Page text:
Mike Geffner examines the sometimes-conflicted world of a WPBA star.
(Photos by John Gress)
SARAH ROUSEY can't help herself.
She tries her damnedest not to obsess over things, she really does, but from the moment her dark-chocolate brown eyes flicker open to start a new day to the time her tiny 5-foot-1-inch frame conks out in bed at night, she worries like crazy about the most curious of things.
She worries about blood-sugar level - hers, that is - and whether it's too high or too low or just about right, forever monitoring it like someone measuring radioactivity with a Geiger counter making sure to steer clear of danger zones.
She worries about what she ate and when she ate it, carefully counting carbs along the way, making a simple meal anything but simple.
And, most of all, she worries nearly every minute of every day, especially at tournaments, about her worst nightmare: whether everything will suddenly go haywire on her, whether her diabetes, which she's had since she was 10, will abruptly seize her, body and soul, and drag her to that scary, uncontrollable, dark place she's visited countless times before and in which she knows, no matter what she does, she will find herself again.
Will she begin to drip sweat, struggle to breathe, and get so woozy she'll feel like passing out?
Will she space out to where she seems like someone buzzed on something, where she's not even sure where she is or what she's doing, while uttering something unintelligible or totally out of left field (like when, at 14, she kept saying that George Washington was the current president of the United States and that she wanted to play soccer)?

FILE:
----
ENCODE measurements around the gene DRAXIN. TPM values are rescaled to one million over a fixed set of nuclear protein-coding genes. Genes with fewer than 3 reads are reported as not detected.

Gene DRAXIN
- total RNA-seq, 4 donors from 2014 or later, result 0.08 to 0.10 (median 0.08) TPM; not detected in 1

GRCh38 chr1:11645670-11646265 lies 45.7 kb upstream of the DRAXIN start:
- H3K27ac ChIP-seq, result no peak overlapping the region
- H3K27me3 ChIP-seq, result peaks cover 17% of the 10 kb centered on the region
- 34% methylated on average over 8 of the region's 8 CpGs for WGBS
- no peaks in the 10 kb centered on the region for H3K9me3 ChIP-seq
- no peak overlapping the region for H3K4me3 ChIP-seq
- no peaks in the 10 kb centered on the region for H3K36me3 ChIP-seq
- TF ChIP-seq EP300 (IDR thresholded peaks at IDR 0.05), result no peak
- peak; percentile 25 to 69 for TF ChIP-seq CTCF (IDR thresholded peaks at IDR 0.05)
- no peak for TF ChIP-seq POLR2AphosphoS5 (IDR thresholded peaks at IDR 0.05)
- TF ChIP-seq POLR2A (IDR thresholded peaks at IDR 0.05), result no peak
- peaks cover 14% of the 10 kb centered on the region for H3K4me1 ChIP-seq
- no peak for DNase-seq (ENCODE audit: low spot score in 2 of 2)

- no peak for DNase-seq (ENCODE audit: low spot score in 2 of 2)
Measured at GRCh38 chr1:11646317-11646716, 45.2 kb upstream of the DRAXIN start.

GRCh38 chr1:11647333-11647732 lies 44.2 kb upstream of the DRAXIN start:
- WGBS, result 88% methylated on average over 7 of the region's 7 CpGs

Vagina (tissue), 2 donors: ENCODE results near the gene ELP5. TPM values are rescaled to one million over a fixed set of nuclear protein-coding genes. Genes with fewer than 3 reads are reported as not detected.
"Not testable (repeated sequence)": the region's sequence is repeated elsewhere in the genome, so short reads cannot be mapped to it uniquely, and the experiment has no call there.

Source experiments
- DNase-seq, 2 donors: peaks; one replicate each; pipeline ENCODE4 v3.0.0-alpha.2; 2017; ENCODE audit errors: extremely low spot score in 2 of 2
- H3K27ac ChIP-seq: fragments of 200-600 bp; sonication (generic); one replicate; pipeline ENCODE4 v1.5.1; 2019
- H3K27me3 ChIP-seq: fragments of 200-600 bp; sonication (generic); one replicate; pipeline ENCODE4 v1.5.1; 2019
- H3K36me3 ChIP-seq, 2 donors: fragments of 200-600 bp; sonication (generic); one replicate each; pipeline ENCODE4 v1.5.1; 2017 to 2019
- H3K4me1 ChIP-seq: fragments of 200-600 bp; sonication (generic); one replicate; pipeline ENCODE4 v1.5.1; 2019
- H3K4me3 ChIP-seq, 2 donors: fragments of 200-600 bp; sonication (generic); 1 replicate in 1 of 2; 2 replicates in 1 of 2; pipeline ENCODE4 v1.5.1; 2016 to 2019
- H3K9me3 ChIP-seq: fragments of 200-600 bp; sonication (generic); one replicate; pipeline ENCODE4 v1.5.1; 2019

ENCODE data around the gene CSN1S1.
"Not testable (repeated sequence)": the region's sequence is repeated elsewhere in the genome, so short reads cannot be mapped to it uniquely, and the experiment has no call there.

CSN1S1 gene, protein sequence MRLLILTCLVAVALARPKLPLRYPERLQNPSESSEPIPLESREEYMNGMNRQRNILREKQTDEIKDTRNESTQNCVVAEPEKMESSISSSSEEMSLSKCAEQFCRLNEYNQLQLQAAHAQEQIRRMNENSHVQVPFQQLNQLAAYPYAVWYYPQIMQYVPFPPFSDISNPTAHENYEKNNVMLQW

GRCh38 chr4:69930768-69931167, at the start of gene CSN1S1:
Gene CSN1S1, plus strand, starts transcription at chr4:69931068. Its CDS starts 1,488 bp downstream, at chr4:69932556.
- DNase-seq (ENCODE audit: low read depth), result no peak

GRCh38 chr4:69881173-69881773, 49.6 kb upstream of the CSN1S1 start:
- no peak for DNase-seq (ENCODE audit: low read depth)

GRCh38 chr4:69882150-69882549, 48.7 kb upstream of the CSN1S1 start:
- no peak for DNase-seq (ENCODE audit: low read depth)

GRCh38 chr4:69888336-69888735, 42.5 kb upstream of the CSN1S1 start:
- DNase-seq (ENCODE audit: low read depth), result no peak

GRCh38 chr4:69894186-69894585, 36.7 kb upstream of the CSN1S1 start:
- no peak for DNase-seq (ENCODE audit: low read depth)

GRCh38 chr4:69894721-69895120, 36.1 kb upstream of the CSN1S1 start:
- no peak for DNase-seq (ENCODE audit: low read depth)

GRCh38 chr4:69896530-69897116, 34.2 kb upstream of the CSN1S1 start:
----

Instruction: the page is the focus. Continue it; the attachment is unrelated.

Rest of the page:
Or will it be like the time when she was 21, when, so alarmingly, she didn't wake up one morning, lapsing into a coma during sleep and needing a team of paramedics rushing over to desperately pump her up with dextrose to revive her?
"Diabetes," says Rousey, who kept her disease hidden from outsiders for years, who has never wanted to be defined by that word or have it as an excuse for failure, "can be hell."
Rousey, 27, has been one of the WPBA's best players since being its Rookie of the Year in 2003, ranked at one point as high as eighth. She's a heady player with a determined heart and who possesses a wallop of a break clocked between 26-28 mph.
But unlike the rest of her sisterhood on the tour, she's the only one forced to constantly pack a bulky insulin pump - often confused for a cell phone or an MP3 player - and a bunch of pink, disgusting-tasting, watermelon-flavored glucose tabs.
"It all kind of sucks," she says, "but it's better than being dead, I guess." She pauses for a second before adding: "Or so I hear."
She was just a chubby, normal, fun-loving kid growing up in the middle of the Midwest cornfields, two hours south of Chicago and two hours north of St. Louis - in Bloomington, Ill. - when her life turned upside down for good.
She suddenly, inexplicably, all at once, felt incredibly weak, developed an insatiable thirst, and kept getting strep throat. Then along came a flaming red flag of an undeniable fact: In a single month, she lost 30 pounds. And on top of that, she came down with a bad case of pneumonia.
Her doctor narrowed down the problem to mononucleosis or diabetes, but considering her young age he figured it was likely the latter and not the former.
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